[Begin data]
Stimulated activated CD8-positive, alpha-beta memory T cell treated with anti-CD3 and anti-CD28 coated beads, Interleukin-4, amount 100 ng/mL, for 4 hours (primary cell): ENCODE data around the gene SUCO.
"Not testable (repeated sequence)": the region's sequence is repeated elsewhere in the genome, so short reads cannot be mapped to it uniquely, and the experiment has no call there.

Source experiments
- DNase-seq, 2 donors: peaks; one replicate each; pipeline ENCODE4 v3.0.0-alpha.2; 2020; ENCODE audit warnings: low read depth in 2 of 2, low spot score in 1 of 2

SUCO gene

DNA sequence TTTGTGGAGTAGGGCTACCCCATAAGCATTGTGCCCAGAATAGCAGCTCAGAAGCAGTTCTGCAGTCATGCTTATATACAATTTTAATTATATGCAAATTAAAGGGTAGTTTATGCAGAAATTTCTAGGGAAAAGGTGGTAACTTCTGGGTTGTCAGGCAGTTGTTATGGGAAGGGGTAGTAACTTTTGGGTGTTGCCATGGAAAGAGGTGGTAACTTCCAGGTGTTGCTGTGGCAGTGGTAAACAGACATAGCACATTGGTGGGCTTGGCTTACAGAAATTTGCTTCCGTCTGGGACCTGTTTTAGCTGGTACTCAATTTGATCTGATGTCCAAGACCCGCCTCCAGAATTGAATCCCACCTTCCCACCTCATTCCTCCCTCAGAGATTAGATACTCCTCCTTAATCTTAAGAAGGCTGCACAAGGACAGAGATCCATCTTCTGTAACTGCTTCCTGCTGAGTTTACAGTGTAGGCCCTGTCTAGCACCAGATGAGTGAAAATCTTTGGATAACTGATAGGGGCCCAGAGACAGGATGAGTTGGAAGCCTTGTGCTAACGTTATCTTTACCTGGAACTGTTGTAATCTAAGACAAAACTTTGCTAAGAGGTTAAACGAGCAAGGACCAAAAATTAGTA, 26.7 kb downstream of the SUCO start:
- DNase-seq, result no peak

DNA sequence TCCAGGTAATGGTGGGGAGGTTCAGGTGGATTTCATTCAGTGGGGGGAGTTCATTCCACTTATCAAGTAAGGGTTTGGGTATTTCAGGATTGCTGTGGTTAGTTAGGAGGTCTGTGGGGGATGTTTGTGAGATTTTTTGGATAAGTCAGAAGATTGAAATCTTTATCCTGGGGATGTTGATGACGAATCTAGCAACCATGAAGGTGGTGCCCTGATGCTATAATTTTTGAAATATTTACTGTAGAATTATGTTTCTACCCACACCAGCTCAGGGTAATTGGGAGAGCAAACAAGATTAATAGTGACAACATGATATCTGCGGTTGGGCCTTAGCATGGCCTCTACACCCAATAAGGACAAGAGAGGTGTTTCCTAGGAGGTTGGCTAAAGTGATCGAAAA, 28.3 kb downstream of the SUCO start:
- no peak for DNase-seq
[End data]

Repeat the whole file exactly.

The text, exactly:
Stimulated activated CD8-positive, alpha-beta memory T cell treated with anti-CD3 and anti-CD28 coated beads, Interleukin-4, amount 100 ng/mL, for 4 hours (primary cell): ENCODE data around the gene SUCO.
"Not testable (repeated sequence)": the region's sequence is repeated elsewhere in the genome, so short reads cannot be mapped to it uniquely, and the experiment has no call there.

Source experiments
- DNase-seq, 2 donors: peaks; one replicate each; pipeline ENCODE4 v3.0.0-alpha.2; 2020; ENCODE audit warnings: low read depth in 2 of 2, low spot score in 1 of 2

SUCO gene

DNA sequence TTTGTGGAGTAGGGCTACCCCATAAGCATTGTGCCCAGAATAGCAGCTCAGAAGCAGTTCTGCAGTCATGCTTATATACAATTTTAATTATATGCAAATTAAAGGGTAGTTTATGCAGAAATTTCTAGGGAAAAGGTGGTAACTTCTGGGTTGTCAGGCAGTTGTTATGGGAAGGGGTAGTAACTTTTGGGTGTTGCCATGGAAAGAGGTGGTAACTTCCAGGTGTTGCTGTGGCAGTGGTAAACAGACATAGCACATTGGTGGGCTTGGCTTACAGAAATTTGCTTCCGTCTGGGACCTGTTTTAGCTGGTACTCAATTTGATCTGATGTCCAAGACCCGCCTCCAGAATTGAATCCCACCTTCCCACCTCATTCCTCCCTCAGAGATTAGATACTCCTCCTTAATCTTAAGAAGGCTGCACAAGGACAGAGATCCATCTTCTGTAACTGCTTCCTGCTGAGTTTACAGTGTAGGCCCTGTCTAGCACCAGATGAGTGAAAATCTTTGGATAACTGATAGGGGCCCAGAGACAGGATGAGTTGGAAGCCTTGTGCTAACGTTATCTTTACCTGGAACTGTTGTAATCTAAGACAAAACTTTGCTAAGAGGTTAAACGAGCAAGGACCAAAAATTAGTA, 26.7 kb downstream of the SUCO start:
- DNase-seq, result no peak

DNA sequence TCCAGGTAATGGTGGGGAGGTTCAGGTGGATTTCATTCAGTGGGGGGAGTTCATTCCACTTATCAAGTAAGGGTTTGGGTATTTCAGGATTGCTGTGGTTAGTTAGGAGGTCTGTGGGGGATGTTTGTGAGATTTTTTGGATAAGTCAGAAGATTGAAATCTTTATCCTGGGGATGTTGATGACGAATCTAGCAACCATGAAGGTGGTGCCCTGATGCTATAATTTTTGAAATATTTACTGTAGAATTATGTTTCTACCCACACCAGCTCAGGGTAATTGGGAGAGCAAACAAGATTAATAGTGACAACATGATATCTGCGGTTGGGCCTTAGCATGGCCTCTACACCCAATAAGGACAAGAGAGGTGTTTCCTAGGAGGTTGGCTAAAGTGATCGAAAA, 28.3 kb downstream of the SUCO start:
- no peak for DNase-seq